Anything peaceful and voluntary.

from the New Edition of the OXYPOLISAURUS


by bjsvol on July 18, 2011

  from the New Edition of the OXYPOLISAURUS

by Dr. Barry J. Schwartz


“But if thought corrupts language, language can also corrupt thought.”

“In our time political speech and writing are largely the defense of the indefensible.”


–George Orwell

The term OXYPOLISAURUS is an amalgam of three elements: Oxymoron, Politics, and Thesaurus. I apologize for introducing a rickety term like this, but some of our old words and phrases are in very poor condition owing to public misuse. Once we’ve trimmed down the excess verbiage obscuring the view, the OXYPOLOSAURUS will be dismantled and put back into storage.

Now, consider the terms Oxymoron, Politics, and Thesaurus.


It is said that the term “Politics” derives from the Greek root for people, or urban people, poleis. However, I lean towards a more recent derivation based on the roots poly meaning “many” and ticks, meaning “blood sucking insects.”

The reader can judge which derivation is the more descriptive.  I trust that the terms Oxymoron and Thesaurus are recognizable to anyone without a public school education.

ITEM #1:     the 39 Czars

By February of 2011, the Obama White House had appointed 39 Czars.

Some of the highlights on the list include the following ….

  • Regulatory Czar: Cass Sunstein
  • Energy and Environment Czar: Carol Browner
  • Faith-Based Czar: Joshua DuBois
  • FCC Diversity Czar: Mark Lloyd
  • Manufacturing Czar/Car Czar: Ron Bloom

There is a problem with the term “Czar.”

In the first place, a Czar is a supreme leader – originally a Russian-ized version of “Caesar.”  By definition, a real Czar cannot report to anyone of higher rank.  Obviously too, one government can’t house more than a single solitary Czar, never mind thirty-nine.

The history of the word “Czar” ought to have caused some discomfort to more than a few of Mr. Obama’s advisors and appointees who are or were socialists and even communists.  I refer to people like Frank Marshall Davis earlier on, and more recently, our first Green Energy Czar, Van Jones. Their predecessors, those earlier communists, were inclined to shoot any Czar they found, along with his family. It’s odd to see how this new generation of communists is carelessly proliferating Czars.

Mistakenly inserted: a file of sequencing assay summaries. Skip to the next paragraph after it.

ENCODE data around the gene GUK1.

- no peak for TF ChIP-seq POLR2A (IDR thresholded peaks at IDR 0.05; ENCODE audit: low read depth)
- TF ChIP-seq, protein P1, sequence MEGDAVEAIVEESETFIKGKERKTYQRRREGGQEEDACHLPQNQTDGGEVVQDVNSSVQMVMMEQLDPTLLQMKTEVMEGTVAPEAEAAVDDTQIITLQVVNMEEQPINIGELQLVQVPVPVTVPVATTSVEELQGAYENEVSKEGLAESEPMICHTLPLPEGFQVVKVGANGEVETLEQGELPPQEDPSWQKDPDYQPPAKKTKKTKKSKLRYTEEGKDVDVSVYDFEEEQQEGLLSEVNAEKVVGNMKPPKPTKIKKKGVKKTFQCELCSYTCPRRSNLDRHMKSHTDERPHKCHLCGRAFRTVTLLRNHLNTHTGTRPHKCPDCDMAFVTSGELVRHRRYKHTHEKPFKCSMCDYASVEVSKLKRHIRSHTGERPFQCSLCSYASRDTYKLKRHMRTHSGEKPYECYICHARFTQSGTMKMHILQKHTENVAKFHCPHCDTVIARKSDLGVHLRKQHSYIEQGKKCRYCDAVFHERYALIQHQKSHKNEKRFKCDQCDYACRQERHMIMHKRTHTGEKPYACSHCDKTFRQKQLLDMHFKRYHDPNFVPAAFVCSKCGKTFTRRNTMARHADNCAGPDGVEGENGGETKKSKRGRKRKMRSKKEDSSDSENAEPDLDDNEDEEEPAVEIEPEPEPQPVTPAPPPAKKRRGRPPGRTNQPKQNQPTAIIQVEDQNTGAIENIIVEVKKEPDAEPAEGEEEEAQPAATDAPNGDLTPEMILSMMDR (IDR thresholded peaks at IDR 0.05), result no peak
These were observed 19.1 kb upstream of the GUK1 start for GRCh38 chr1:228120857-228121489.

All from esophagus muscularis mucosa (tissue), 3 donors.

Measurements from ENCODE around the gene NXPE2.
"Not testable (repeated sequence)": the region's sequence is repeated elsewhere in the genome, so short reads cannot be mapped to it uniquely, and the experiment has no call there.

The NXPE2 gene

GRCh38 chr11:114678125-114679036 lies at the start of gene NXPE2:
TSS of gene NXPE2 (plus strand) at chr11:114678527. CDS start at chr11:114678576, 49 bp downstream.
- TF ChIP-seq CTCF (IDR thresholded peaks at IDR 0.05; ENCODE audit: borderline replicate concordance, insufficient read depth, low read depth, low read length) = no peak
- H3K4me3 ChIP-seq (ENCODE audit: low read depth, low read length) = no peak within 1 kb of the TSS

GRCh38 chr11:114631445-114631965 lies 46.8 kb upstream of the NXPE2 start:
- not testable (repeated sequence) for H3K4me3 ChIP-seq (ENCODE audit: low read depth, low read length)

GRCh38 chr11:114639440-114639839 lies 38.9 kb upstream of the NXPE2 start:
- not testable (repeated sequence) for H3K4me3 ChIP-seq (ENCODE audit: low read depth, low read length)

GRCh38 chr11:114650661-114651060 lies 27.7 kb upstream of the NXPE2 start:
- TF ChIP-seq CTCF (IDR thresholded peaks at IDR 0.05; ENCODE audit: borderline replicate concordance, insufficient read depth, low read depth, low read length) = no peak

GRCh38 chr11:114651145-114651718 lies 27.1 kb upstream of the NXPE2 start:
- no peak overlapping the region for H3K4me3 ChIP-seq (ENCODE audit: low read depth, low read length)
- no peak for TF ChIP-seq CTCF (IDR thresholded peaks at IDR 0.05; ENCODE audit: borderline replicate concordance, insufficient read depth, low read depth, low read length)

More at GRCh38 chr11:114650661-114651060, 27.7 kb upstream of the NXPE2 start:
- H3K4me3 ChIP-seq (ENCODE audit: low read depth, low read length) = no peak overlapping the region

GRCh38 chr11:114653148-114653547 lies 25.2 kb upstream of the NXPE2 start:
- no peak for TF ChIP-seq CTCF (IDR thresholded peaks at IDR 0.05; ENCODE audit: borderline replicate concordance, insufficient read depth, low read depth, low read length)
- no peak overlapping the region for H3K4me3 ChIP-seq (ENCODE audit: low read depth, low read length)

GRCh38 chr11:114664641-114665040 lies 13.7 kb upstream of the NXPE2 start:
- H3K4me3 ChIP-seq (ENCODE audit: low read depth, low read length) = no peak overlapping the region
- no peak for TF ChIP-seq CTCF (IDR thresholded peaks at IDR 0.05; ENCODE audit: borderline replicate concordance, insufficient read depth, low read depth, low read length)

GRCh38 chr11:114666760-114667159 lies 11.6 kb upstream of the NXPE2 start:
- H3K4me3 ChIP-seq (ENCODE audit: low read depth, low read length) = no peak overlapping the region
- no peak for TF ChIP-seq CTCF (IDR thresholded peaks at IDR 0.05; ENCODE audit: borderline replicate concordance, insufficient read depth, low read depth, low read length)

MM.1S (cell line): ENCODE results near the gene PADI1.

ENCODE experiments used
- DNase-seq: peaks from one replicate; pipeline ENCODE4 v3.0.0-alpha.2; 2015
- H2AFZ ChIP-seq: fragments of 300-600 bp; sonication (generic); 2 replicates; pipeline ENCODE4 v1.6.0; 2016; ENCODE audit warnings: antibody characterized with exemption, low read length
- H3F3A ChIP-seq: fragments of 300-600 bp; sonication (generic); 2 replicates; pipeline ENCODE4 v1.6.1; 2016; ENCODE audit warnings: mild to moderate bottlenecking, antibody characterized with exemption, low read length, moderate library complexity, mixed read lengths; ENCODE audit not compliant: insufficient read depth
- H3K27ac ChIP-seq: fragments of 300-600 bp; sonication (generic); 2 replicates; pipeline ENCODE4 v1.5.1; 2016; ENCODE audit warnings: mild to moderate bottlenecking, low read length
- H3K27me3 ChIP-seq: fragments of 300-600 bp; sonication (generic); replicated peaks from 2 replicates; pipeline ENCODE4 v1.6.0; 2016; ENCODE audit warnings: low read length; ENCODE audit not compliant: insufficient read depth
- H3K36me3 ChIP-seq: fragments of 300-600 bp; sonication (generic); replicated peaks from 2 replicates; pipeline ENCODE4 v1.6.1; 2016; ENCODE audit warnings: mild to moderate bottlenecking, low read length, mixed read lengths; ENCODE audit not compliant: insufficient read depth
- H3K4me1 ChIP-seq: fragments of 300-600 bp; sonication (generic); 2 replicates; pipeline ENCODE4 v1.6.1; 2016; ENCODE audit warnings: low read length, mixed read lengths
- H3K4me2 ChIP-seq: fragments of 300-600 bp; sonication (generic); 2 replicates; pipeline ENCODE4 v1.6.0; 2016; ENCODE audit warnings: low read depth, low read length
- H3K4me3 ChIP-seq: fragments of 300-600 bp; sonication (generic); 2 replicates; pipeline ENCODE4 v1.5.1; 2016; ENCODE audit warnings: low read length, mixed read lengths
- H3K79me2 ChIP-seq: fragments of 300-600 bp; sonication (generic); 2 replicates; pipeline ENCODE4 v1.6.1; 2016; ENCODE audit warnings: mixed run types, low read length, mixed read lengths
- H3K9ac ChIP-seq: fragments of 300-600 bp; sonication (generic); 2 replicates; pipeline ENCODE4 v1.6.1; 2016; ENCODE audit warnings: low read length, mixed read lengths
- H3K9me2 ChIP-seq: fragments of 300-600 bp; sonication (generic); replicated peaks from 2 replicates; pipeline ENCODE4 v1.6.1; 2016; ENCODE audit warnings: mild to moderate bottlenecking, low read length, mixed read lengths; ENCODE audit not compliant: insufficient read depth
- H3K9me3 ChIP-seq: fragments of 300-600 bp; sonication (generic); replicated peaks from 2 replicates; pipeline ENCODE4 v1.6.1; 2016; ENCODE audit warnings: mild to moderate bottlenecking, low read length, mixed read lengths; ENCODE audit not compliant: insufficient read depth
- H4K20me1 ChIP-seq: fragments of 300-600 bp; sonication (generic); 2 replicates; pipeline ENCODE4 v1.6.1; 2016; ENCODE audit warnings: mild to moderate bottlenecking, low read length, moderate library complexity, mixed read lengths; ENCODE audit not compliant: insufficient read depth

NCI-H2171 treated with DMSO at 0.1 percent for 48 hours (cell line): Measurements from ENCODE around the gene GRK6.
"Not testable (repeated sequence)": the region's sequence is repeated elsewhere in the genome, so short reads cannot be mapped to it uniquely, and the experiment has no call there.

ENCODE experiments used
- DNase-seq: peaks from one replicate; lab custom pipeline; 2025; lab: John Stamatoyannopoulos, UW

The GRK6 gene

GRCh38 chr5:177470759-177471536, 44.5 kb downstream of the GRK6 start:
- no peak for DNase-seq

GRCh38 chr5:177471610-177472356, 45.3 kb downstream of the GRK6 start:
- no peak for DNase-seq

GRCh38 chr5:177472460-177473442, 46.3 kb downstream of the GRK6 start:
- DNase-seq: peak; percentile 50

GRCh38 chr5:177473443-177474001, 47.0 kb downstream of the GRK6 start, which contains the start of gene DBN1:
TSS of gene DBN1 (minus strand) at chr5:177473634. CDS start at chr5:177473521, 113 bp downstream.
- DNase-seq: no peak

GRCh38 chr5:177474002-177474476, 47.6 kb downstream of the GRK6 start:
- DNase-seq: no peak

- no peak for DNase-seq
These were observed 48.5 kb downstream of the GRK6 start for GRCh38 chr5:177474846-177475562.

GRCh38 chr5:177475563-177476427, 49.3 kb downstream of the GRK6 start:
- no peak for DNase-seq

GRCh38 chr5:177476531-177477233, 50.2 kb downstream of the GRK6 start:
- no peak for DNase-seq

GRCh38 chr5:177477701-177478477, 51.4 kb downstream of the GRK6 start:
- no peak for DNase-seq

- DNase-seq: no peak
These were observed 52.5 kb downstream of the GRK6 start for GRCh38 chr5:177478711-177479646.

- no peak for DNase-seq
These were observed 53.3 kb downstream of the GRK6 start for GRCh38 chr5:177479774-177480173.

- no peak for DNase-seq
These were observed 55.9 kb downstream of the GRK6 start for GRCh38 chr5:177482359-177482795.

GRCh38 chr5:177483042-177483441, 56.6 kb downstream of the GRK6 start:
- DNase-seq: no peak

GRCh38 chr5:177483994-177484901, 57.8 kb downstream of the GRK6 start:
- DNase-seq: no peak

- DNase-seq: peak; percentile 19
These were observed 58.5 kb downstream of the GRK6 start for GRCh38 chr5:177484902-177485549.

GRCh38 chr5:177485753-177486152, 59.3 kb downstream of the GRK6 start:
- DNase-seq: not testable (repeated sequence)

In short, we suggest that our current day “Czars” are misnamed.  Those 39 are really functionaries who were appointed to carry out the orders and plans made by the head of state – Premier Obama, the current occupant of an office once known as the Presidency.

So, as a modest linguistic proposal, let’s rename the office of Czar – and replace it with the more descriptive title: Commissar.

Item #2:     “Public Servants”

Suppose you drop in on a friend’s house only to find that he’s become the unwilling host to a group of squatters. Then you learn that those squatters are armed and dangerous, and  that they also have gained the power to drain your friend’s savings account, which is dwindling rapidly.  The police won’t remedy the situation, so you call the newspapers.  The reporters arrive and they confirm everything you see. The next day, the newspapers refer to the squatters as your friend’s loyal servants.

You would think that someone was hallucinating.  Yet, somehow, we allow our local, state, and Federal officials – even unelected regulators – to describe themselves as “public servants.”